While Auman agrees that the “I was stuck in traffic”excuse is valid, especially “in Los Angeles,” she quips, “of course there was traffic,” but it’s ultimately not an excuse at all. You can still plan accordingly to arrive early with or without traffic.

So just how do we “unlate” ourselves?  Is it truly possible to go from an always late-comer to an early-comer?  According to Auman, “Yes, but it requires real effort.”

How to Never (Ever, Ever!) Be Late Again

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The first beauty agency to hire me to work on magazine photoshoots and music video sets for A-list celebrities among the likes of Lady Gaga, Mariah Carey and Mary J. Blige impacted me greatly when they said, “When it comes to set work, arriving on time is half the battle.” I remember laughing to myself and thinking, Hmmm, this won’t be lessons on how to deal with celebrities; no, not that — this is about arriving on time, but I learned they were right, and it groomed me for the challenge.

The bottom line is that there really are no excuses. It doesn’t matter how many years or decades you’ve spent being late. It doesn’t matter if your lateness has become a part of your personality. You can change it – if you want to.

“There needs to be an internal willingness to do it. You must set the intention and the commitment deep down, that no matter what, you will arrive on time,” says Auman. She gives a solid blow to all our excuses by stressing, “If you truly reflect on the events leading up to arriving late, it can be traced back to the very second when a decision was made that it really didn’t matter to be late.” She says to always add extra time for traffic — 15 to 45 minutes or so, as well as snafus and ordinary life disruptions, and most of all, communicate with yourself and others if you’re going to be late.

I’ll conclude this lesson on punctuality with wisdom from my grandmother (aka Nana), who says, “Never be late because you are not that important, the person you are going to see is just as important. It is about keeping your word and your commitments. If you say 8 o’clock, it is 8 o’clock!”  Then she adds, with a playful smile and a wink, “And if you are a single lady, never be late with your period.”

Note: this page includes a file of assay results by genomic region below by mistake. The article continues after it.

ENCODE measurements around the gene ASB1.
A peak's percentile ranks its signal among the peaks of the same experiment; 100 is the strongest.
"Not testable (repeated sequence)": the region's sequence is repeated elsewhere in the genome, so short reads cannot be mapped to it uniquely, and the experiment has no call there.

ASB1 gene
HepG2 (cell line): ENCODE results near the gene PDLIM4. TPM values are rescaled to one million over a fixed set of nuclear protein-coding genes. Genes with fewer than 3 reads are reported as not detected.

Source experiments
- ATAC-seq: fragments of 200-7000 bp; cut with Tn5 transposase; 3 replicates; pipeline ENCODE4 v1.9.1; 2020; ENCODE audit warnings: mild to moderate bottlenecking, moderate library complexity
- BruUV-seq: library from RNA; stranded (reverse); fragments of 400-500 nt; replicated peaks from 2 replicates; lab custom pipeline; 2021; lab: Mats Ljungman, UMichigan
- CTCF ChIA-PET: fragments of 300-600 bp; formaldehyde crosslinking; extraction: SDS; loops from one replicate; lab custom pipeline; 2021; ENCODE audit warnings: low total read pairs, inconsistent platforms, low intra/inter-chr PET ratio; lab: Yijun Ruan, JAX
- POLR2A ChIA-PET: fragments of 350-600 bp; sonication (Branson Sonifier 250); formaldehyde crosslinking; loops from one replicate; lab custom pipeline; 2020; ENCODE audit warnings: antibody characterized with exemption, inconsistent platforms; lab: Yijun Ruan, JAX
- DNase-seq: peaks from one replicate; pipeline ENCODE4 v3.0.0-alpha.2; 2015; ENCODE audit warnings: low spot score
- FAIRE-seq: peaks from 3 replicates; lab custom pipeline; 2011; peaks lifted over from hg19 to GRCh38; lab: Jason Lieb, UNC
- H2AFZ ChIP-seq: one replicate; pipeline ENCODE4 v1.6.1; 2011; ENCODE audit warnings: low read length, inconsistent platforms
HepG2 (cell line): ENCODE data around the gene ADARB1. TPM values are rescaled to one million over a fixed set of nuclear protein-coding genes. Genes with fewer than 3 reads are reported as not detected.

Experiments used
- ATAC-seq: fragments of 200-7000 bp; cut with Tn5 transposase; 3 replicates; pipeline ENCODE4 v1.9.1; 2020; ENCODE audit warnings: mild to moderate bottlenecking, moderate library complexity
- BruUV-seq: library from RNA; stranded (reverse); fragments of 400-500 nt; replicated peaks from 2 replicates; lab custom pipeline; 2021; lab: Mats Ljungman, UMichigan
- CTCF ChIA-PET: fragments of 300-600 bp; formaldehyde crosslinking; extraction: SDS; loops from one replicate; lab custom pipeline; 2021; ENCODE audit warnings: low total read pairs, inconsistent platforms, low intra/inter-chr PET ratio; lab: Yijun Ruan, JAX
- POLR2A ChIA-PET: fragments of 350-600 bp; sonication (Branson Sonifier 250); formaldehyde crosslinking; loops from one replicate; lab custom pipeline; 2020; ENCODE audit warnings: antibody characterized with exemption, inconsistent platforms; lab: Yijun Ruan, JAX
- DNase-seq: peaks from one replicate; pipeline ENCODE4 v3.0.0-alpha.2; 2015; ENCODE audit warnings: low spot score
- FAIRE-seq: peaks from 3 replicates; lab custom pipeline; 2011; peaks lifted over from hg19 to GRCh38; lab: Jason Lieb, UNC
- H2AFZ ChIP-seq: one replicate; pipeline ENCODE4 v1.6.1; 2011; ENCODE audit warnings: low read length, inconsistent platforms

Naja Dev

Staff Writer: Bold Entrepreneurship & Spirituality

Naja Dev is known by the masses as being an award-winning celebrity nail artist and is often called "Naja Nail Guru," but she is so much more. Having moved to Los Angeles in 2003 with only $300 to her name, within a few years she was flying to Paris for Fashion Week, and the owner of a hot-spot West Hollywood salon with elite clientele that ranged from Lady Gaga to Missy Elliot to T.I. A Guinness World Record Holder, her work on Mary J Blige, Fergie, LL Cool Jay and Katy Perry has been featured in magazines such as Vogue, Marie Claire, Seventeen and Vibe, as well as on countless red carpets and in music videos. Viewers fell in love with her quick wit and feisty approach to life for five seasons of We TV's reality show "LA Hair."A renowned beauty industry guru, she is also a published writer and accomplished speaker whose superior is unapologetic integrity. A spiritual warrior and seeker of truth, she has educated thousands of beauty professionals on everything from technique to marketing. One of her passions, among many, is helping young entrepreneurs navigate the beauty field, take charge of their own success story and generate consistent cashflow. She offers a range of online classes & personal coaching, available at najanailguru.com. She is currently co-authoring a much-anticipated book with The Wonder Report’s Editor-in-Chief Lacey Johnson.